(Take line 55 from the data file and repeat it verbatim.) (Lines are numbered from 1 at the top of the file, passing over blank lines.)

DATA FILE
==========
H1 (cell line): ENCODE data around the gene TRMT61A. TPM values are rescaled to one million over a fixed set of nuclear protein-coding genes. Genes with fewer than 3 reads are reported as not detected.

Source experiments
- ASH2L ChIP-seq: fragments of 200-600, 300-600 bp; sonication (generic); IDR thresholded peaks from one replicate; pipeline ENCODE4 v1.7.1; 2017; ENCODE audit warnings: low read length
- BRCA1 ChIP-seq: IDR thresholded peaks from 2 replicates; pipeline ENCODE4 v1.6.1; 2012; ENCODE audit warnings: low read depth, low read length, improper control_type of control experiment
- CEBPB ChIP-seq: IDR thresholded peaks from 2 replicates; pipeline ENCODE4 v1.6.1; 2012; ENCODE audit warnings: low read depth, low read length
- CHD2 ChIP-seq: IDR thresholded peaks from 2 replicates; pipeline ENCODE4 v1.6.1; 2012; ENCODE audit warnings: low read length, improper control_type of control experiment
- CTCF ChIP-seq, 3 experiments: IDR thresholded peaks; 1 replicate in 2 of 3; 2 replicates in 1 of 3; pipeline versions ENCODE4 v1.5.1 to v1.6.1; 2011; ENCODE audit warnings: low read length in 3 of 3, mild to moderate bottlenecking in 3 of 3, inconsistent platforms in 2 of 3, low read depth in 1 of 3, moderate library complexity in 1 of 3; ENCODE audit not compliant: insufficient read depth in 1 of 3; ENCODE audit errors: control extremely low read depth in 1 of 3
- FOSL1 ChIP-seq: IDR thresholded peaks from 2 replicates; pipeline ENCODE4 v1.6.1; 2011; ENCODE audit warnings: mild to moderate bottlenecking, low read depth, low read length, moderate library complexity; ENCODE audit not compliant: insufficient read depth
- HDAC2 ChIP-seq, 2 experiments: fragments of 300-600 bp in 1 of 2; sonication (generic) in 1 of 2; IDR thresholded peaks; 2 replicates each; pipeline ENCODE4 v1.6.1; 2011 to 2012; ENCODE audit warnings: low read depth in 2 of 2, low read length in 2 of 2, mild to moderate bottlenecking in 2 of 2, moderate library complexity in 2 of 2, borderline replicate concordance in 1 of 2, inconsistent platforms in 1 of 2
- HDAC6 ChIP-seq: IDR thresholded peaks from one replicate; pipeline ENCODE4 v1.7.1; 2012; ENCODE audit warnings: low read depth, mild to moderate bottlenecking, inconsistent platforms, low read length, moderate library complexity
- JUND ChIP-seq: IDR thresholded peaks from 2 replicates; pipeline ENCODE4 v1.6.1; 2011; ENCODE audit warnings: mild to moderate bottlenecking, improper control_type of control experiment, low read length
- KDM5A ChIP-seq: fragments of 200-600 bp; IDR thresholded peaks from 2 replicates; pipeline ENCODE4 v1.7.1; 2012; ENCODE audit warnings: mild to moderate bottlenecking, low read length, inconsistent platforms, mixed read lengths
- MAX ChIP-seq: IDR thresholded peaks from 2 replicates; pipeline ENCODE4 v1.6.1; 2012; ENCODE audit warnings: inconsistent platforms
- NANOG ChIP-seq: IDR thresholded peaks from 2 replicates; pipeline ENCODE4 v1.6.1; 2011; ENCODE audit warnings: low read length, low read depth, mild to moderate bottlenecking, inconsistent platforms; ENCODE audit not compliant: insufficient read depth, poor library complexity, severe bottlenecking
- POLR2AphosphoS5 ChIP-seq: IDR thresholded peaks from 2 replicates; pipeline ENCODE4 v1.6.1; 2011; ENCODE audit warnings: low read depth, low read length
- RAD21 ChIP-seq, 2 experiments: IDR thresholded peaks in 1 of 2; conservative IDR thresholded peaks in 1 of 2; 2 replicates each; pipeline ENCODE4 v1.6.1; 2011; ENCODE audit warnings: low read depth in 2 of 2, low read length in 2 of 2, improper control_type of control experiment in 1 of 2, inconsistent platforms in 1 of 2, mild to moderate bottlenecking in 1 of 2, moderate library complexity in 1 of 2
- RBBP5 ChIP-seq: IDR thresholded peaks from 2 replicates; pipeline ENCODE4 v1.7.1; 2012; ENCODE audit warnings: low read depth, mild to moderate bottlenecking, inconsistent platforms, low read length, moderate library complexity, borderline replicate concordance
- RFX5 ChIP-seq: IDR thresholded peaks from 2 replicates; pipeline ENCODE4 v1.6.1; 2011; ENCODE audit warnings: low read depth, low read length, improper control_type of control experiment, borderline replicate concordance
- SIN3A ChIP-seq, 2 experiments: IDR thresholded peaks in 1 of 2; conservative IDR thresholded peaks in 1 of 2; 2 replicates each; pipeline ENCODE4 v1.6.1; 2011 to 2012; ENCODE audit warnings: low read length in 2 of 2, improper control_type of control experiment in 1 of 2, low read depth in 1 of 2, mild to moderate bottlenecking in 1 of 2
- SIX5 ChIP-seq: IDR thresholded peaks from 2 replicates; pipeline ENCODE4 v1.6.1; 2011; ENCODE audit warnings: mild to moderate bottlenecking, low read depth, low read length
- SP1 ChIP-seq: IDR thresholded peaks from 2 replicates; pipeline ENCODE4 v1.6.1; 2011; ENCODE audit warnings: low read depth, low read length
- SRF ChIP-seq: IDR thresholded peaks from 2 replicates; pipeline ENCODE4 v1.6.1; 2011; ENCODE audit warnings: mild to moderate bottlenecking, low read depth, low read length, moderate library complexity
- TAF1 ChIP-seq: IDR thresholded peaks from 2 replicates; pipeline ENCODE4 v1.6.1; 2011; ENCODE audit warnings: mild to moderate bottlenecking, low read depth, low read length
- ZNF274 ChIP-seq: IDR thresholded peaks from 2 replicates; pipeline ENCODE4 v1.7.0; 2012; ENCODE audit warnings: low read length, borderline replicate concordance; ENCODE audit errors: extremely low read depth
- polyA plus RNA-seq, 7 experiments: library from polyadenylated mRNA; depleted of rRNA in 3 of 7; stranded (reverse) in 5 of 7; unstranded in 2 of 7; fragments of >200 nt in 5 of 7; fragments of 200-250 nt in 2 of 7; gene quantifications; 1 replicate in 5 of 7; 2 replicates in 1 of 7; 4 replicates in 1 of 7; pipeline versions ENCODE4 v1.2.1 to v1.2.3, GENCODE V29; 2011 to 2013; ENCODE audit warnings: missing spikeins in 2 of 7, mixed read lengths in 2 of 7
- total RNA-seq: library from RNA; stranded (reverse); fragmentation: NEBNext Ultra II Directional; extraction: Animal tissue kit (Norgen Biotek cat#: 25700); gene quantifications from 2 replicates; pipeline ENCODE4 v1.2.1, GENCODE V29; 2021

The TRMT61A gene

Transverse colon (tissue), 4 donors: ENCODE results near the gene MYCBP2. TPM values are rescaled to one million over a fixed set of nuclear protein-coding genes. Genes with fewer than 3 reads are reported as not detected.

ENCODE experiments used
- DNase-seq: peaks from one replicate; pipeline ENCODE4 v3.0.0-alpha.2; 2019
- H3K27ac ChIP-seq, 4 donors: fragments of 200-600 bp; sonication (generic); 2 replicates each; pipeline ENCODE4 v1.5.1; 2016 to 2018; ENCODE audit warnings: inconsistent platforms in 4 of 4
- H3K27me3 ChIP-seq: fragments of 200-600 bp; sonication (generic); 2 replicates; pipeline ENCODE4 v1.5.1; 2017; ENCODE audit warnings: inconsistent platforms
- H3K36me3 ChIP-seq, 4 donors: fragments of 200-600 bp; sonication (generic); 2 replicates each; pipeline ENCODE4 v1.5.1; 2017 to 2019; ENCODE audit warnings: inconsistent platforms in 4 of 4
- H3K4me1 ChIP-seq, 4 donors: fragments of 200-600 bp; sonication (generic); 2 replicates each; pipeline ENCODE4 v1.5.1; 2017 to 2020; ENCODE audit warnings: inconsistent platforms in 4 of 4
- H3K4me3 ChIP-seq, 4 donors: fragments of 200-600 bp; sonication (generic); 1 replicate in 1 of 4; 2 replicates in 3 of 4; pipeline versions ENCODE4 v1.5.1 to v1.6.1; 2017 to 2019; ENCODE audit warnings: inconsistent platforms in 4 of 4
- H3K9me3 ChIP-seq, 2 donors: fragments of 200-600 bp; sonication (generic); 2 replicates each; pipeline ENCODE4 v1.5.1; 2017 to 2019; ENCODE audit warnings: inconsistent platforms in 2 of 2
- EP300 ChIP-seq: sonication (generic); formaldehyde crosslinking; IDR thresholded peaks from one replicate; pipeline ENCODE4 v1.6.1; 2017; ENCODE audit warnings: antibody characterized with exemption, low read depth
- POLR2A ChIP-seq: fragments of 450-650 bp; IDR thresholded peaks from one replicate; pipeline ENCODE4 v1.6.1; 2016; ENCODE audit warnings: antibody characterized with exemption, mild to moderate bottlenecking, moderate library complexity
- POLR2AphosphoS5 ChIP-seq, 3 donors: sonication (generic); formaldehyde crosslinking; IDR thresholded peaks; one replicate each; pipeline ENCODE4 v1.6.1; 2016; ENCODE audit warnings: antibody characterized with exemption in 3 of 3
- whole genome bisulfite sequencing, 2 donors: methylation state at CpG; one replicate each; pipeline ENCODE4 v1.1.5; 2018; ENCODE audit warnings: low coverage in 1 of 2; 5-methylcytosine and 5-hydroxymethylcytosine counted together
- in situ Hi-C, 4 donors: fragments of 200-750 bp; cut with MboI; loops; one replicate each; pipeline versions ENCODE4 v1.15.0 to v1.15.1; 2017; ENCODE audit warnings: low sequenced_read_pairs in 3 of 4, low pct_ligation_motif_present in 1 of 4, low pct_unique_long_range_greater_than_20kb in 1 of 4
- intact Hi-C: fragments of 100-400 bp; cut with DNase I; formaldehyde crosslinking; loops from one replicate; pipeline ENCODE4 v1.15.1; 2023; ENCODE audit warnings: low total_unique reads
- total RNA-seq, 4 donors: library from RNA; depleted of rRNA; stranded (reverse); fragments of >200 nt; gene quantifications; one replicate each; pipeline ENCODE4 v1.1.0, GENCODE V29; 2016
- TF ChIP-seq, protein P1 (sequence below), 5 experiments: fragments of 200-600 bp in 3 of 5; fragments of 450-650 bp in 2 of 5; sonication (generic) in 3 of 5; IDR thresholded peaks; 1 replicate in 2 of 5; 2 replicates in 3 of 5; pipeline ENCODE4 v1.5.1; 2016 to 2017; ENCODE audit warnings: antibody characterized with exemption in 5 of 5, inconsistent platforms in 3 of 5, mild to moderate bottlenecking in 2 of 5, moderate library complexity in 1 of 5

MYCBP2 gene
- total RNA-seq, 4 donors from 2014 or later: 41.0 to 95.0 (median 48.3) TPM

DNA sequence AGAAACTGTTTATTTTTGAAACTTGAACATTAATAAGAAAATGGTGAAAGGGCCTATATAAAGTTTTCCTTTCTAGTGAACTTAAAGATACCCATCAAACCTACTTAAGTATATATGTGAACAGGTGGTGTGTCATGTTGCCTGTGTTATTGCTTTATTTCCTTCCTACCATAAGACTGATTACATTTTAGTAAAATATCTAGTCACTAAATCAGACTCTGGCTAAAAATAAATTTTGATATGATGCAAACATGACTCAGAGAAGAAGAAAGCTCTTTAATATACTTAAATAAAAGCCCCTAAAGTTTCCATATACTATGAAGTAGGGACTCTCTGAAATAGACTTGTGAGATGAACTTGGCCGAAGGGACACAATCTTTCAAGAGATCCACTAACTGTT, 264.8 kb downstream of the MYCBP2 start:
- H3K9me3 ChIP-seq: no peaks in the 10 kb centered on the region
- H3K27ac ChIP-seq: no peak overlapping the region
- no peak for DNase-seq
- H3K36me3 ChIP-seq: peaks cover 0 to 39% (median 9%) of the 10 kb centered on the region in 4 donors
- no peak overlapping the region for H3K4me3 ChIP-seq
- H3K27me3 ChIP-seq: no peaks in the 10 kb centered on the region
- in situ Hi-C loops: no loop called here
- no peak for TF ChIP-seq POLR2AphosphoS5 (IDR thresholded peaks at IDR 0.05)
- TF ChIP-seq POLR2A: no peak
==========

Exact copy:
- no peak for TF ChIP-seq POLR2AphosphoS5 (IDR thresholded peaks at IDR 0.05)